P A G E
Most recent forecast for KFC Valid as of 0930 Monday, June 24
Kamloops Fire Centre Statistics Since April 1, 2013: Fires to date: 71 Hectares burned: 1666 Person-caused fires: 64 Lightning-caused fires: 7
2009 at this time: Fires to date: 257 Hectares burned: 8864 Person-caused fires: 146 Lightning-caused fires: 111
2003 at this time: Fires to date: 94 Hectares burned: 88 Person-caused fires: 32 Lightning-caused fires: 62
SYNOPSIS: An upper low in the eastern Pacific will be parked in that position for the next few days. With moisture being pumped into the region, troughs in the flow around the low will bring showers and thunderstorms to the region today, tomorrow and Wednesday. On Thursday, an upper high in the southwestern U.S. will push a ridge into southeastern B.C. and stabilize the air mass, which will bring warmer temperatures and sunny skies heading into the weekend. TODAY: Subsident Zone, North Thompson and Monashees: Mainly cloudy with showers or thunderstorms. Possible locally heavy rainfall up to 10 mm. Winds south to southwest 20 km/h and south 40 gusting 70 in the Fraser Canyon. High temperatures 20 to 24 and RH values falling to 40 to 55 per cent. TONIGHT: Subsident Zone, North Thompson and Monashees: Mainly cloudy with showers or thunderstorms. Winds south to southwest 10 to 20 km/h. Overnight low temperatures 14 to 18 and RH recoveries to 75 to 90 per cent. TOMORROW: Mainly cloudy with a 60 per cent chance of showers and a risk of an afternoon or evening thunderstorm. Winds southwest to southeast 20 km/h and south 40 gusting 70 km/h in the Fraser Canyon. High temperatures 18 to 22 and RH values falling to 35 to 50 percent. 3 TO 5 DAY-OUTLOOK: Showers in upslope areas on Wednesday with partly cloudy skies elsewhere. Winds southwest 20 km/h and temperatures in the mid to upper 20s. Thursday and Friday will be mainly sunny with a risk of upslope showers on Friday. Winds southwest 20 km/h and temperatures in the high twenties to low 30s. 6 TO 10 DAY-OUTLOOK: Continuing warm and dry. VENTING: Poor this morning below 800 metres, otherwise good. Inversion breakdown temperature 17. Plume drift north 10 km/h. 4-DAY VENTING OUTLOOK: Poor mid-evening until mid-morning, otherwise good through Wednesday becoming fair to good on Thursday under an upper ridge. WINDS ALOFT: Afternoon winds light and variable below 1,000 metres, south 20 to 35 km/h between 1,000 and 2,500 metres and variable at 20 to 35 km/h above 2,500 metres. CONFIDENCE: Fair to good.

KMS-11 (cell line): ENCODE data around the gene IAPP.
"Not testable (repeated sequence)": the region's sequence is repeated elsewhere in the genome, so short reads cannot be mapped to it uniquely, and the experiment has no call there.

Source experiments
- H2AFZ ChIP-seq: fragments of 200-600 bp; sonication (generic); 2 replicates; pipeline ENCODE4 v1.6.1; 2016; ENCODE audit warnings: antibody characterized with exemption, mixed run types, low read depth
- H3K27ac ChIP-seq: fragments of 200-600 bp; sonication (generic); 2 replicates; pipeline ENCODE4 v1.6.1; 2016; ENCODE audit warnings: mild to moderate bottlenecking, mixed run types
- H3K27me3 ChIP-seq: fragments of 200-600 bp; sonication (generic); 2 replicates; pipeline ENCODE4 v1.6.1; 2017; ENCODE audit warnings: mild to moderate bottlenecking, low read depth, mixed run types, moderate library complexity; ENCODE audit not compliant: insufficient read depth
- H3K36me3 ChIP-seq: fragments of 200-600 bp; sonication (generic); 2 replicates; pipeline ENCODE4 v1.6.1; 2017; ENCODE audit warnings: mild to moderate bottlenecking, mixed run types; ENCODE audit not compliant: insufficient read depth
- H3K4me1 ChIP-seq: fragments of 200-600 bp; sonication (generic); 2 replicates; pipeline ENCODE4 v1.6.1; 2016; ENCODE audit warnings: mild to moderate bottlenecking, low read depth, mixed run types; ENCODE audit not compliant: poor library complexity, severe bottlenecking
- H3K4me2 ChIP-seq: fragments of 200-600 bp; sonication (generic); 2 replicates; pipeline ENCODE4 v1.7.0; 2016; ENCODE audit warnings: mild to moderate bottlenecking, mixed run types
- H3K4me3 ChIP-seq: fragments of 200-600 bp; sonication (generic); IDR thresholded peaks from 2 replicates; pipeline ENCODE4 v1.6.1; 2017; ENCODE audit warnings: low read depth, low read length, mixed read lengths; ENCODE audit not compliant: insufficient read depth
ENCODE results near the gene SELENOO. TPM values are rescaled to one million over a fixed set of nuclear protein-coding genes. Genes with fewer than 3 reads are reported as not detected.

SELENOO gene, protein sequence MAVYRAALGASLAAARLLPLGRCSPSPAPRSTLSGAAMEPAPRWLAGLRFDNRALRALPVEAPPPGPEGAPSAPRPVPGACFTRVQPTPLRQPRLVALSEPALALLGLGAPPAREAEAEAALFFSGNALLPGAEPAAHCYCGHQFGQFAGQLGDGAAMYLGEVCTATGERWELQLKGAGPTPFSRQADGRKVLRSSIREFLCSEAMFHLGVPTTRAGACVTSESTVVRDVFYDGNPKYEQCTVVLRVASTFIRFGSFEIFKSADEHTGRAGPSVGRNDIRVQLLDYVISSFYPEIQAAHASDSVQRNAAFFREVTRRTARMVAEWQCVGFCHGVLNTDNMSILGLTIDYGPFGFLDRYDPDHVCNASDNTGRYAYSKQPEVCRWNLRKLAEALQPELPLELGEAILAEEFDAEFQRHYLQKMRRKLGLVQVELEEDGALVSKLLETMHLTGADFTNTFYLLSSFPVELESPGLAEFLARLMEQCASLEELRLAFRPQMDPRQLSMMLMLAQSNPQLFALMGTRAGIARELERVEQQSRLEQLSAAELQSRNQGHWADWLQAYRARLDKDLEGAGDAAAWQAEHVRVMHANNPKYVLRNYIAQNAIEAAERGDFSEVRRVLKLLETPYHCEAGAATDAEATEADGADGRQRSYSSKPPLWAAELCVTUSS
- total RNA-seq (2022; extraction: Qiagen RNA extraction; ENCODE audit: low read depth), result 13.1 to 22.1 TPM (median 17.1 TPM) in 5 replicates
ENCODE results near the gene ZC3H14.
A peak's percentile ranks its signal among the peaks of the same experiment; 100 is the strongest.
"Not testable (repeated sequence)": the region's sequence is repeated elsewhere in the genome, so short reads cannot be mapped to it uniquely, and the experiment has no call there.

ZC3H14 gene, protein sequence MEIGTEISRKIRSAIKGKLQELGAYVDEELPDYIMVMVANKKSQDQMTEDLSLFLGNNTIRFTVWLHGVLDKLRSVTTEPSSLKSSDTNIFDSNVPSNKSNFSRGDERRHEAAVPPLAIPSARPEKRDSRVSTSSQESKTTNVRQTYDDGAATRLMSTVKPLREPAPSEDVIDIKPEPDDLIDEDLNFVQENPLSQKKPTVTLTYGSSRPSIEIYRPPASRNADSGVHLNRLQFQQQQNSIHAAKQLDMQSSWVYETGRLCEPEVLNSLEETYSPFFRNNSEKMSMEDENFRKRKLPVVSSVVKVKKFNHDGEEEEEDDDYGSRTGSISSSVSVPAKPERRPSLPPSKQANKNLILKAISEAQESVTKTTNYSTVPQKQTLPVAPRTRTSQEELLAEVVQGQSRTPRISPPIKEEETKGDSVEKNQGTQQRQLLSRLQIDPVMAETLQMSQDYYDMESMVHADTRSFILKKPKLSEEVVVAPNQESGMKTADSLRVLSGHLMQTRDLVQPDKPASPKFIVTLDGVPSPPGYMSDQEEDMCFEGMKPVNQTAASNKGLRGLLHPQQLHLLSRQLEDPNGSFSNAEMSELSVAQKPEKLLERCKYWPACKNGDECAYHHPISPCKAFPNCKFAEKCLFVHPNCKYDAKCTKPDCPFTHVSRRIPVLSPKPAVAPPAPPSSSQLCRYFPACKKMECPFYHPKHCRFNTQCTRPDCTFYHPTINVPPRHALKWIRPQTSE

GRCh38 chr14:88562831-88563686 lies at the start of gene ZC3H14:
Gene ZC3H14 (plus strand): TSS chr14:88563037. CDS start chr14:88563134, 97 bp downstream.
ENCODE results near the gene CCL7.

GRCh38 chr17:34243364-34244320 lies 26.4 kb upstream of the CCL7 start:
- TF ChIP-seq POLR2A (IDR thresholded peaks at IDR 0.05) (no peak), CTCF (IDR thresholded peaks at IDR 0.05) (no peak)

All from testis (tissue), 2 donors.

Topographical maps go mobile Recreationalists and resource professionals now have an easier way to explore B.C.'s wilderness. GeoBC has created a series of free, highresolution topographical maps specifically designed for viewing on mobile devices. GeoBC's popular Terrain Resource Information Management (TRIM) base map series has been redesigned to enable the GPS georeferencing functionality associated with mobile devices and allow users to zoom into small areas of the new maps without compromising detail. Over 7,000 free maps covering the entire province of British Columbia (at a scale of 1:20,000) are now available as downloadable PDF files through GeoBC's Base Map Online Store or through its popular KML viewer (with TIFF versions coming soon). The attractive and easy-to-use maps feature elevation contours, roads, railways, airports, transmission lines, population centres, built-up areas, municipal and regional boundaries, lakes, waterways, wetlands, wooded areas, trails, campgrounds, coastlines, parks, protected areas, place names and local landmarks. This new generation of TRIM maps is optimized for use on mobile devices, including iPhones, iPads and Android tablets and smartphones. The maps are "spatially aware", so they show the user's current location if the mobile device has GPS capability. When users open a downloaded PDF map for their current location, their starting position is automatically marked and they can track their movements on the map as they explore the area. This feature is not only useful for hikers, campers, anglers, hunters and snowmobilers, but also for researchers, engineers, biologists, archaeologists, geologists, miners, search and rescue crews, foresters and community planners. Field professionals can save time and increase productivity by plotting points of interest on the downloaded PDF and then add notes, diagrams, drawings or other annotations on separate layers using a standard PDF reader. Quick Facts: